• Place the offer on your website
  • Attach the offer to automated workflows
  • Promote it via email, blog & social media channels
  • Measure results

By building all of these parts into a cohesive whole, you are likely to see a perceptible ROI from your content marketing efforts.


Key steps to building an effective B2B content strategy

Written by Antonia Molloy  |  24, July, 2015  |  0 Comments  Subscribe

Having a content strategy to guide our B2B marketing efforts is generally considered to be a good thing. But putting this into practice is not always straight-forward.

According to the 2015 CMI (Content Marketing Institute) Benchmark report, 86 per cent of B2B organisations use content marketing – but only around a third (35 per cent) of these have a documented (written) strategy. The report also found that:

  • 48 per cent of these have an undocumented (verbal) strategy
  • 60 per cent of those B2B organisations that have a documented strategy rate themselves highly in terms of content marketing effectiveness
  • 32 per cent of those who have an undocumented strategy rate themselves highly in terms of content marketing effectiveness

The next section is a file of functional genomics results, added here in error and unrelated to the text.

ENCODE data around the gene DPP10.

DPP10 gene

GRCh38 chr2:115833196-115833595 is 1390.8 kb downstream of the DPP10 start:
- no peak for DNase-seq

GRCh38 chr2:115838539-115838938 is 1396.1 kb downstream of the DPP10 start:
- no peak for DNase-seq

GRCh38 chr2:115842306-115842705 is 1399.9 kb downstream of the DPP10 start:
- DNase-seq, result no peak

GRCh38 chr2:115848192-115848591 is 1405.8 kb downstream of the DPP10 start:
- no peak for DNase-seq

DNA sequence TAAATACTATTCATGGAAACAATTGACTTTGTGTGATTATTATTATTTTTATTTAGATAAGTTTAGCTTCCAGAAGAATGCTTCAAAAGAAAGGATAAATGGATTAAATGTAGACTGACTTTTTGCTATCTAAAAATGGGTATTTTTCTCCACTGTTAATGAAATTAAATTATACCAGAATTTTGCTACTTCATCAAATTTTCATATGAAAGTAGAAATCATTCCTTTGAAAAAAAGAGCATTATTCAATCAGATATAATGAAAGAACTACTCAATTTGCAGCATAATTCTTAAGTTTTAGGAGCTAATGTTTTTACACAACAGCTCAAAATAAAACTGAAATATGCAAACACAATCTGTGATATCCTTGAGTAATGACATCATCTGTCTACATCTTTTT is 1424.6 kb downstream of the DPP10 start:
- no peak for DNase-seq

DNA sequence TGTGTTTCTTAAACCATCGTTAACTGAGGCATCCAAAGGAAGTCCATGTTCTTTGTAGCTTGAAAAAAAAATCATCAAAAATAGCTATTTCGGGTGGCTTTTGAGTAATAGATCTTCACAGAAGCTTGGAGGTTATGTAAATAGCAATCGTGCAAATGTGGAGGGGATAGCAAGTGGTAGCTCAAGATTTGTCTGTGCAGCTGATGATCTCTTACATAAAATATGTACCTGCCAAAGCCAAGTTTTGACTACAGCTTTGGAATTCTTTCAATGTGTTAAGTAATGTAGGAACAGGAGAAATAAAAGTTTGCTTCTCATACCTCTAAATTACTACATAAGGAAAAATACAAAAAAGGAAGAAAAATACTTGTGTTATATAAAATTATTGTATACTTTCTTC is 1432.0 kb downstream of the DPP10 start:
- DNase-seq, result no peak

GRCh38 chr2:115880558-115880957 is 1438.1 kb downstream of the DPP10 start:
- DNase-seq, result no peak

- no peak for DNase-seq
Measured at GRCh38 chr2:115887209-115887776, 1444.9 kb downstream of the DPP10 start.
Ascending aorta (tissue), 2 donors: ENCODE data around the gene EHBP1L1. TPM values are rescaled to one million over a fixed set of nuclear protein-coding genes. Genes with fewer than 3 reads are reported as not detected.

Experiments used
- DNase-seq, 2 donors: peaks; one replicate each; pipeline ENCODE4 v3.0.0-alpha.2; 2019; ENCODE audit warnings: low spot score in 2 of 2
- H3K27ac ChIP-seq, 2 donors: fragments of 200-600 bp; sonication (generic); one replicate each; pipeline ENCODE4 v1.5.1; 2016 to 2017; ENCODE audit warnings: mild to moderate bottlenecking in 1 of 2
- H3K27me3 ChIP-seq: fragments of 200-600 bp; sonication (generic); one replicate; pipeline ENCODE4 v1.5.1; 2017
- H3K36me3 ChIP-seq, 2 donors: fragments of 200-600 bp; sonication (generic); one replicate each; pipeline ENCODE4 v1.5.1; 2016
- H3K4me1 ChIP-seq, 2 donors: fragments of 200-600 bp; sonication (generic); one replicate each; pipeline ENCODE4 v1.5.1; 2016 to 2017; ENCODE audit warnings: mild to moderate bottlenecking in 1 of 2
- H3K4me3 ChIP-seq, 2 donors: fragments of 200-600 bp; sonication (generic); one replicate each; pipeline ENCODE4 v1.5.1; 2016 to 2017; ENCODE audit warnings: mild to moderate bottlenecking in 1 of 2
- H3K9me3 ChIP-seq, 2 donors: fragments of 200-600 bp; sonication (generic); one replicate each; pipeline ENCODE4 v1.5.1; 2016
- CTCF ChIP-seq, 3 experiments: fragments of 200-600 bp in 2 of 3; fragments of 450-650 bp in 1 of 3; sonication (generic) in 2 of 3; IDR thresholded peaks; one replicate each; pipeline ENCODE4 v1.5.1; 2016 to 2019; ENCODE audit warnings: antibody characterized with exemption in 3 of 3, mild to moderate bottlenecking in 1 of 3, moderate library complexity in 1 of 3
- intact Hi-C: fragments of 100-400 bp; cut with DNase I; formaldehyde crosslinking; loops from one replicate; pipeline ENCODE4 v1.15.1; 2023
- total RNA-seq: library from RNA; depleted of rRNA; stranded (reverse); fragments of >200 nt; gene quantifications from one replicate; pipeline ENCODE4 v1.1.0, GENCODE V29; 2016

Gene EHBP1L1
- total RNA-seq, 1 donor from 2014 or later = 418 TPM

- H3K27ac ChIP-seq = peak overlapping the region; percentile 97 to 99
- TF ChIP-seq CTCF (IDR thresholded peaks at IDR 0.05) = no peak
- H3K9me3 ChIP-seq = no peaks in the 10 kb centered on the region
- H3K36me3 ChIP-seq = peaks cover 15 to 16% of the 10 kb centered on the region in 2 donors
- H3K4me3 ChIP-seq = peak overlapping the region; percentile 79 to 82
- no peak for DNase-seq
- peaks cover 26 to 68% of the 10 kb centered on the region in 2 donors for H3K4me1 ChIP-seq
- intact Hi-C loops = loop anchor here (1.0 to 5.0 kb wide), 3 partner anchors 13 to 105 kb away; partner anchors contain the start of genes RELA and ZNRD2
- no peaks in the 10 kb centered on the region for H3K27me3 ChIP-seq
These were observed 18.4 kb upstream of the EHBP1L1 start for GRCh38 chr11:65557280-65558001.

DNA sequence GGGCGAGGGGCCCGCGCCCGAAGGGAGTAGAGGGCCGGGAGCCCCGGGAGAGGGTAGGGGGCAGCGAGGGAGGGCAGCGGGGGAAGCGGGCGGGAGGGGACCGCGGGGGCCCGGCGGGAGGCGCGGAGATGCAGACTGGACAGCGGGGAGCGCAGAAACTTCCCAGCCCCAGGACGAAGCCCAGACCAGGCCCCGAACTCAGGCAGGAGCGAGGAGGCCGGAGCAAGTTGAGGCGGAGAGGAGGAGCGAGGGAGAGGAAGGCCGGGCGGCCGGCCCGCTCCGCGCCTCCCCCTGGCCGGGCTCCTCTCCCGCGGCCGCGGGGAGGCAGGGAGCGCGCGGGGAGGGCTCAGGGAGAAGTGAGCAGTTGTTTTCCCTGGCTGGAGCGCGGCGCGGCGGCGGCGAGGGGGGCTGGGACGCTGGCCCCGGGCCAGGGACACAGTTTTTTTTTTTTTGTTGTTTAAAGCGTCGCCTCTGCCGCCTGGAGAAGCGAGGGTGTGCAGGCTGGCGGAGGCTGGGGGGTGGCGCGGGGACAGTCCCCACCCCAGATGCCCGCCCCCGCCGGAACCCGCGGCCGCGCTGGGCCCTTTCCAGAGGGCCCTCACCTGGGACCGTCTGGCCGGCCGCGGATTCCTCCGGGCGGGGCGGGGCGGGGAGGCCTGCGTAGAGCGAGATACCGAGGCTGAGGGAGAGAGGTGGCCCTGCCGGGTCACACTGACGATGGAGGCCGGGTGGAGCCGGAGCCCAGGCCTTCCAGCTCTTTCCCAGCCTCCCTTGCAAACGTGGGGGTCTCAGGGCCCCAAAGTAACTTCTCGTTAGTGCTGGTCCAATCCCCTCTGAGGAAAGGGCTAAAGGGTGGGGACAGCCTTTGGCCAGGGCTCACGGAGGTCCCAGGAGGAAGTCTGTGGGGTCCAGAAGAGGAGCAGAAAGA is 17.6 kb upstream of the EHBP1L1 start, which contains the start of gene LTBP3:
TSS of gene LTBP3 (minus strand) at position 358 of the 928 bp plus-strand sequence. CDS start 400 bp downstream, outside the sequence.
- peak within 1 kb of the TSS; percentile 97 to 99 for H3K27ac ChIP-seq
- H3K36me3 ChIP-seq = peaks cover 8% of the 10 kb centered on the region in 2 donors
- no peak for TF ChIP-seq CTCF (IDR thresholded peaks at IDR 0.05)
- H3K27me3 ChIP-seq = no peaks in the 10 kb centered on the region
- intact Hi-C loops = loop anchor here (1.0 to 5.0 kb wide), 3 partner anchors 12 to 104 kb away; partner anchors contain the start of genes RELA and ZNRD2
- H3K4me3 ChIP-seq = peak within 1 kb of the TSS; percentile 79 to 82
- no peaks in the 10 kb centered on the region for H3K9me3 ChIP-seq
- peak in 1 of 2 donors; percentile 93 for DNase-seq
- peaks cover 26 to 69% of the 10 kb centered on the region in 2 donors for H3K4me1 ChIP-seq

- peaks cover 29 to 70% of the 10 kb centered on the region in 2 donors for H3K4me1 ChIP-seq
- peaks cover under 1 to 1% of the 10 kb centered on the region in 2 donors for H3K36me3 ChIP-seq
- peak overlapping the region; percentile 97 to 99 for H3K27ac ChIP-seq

Perhaps your company is already among those with a documented strategy; maybe everyone in your organisation is on the same page but your strategy isn’t written down; or your business is new to content marketing.

In any case, it’s worth considering what devising an effective B2B content strategy entails. The key is to meet the needs of your organisation and, more importantly, provide the right content in the right way to your audience.


Is agility a key component of your marketing mix?

Written by Antonia Molloy  |  7, July, 2015  |  0 Comments  Subscribe

What do you think of when you hear the word “agility”? Perhaps a twirling gymnast or a skilled footballer; or maybe a brilliant mathematician or writer.

According to the Oxford English Dictionary, agility means “the ability to move readily and quickly;” or “the ability to think and understand readily and quickly”.